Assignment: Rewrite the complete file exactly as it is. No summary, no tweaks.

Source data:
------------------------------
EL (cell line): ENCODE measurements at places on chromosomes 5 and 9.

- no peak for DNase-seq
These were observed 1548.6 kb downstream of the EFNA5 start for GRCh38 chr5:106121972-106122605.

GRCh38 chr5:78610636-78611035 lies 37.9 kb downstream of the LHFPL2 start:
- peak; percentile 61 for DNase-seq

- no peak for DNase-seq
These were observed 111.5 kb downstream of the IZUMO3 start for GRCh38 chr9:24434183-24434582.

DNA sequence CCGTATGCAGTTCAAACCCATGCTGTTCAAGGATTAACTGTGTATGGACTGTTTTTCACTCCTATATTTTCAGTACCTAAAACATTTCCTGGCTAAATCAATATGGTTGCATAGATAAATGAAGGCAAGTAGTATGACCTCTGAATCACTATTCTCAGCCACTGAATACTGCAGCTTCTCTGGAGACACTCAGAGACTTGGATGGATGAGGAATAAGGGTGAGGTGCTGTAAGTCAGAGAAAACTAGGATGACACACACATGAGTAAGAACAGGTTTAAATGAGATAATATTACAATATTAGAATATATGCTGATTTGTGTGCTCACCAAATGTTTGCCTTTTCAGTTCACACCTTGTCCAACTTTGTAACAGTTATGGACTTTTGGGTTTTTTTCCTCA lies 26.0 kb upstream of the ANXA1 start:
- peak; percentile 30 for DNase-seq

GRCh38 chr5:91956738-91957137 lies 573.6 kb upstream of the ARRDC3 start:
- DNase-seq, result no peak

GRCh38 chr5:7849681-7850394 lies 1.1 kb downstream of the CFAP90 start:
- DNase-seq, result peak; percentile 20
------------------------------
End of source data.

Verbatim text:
EL (cell line): ENCODE measurements at places on chromosomes 5 and 9.

- no peak for DNase-seq
These were observed 1548.6 kb downstream of the EFNA5 start for GRCh38 chr5:106121972-106122605.

GRCh38 chr5:78610636-78611035 lies 37.9 kb downstream of the LHFPL2 start:
- peak; percentile 61 for DNase-seq

- no peak for DNase-seq
These were observed 111.5 kb downstream of the IZUMO3 start for GRCh38 chr9:24434183-24434582.

DNA sequence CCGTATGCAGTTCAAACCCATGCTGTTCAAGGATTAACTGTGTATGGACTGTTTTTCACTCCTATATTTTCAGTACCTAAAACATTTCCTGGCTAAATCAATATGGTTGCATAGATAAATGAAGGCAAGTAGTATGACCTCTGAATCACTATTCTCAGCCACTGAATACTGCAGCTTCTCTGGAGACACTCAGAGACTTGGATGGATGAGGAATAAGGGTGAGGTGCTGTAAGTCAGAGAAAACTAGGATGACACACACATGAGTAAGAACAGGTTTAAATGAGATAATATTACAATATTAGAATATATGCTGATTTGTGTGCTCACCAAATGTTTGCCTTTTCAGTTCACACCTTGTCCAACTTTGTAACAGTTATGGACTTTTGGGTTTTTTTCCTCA lies 26.0 kb upstream of the ANXA1 start:
- peak; percentile 30 for DNase-seq

GRCh38 chr5:91956738-91957137 lies 573.6 kb upstream of the ARRDC3 start:
- DNase-seq, result no peak

GRCh38 chr5:7849681-7850394 lies 1.1 kb downstream of the CFAP90 start:
- DNase-seq, result peak; percentile 20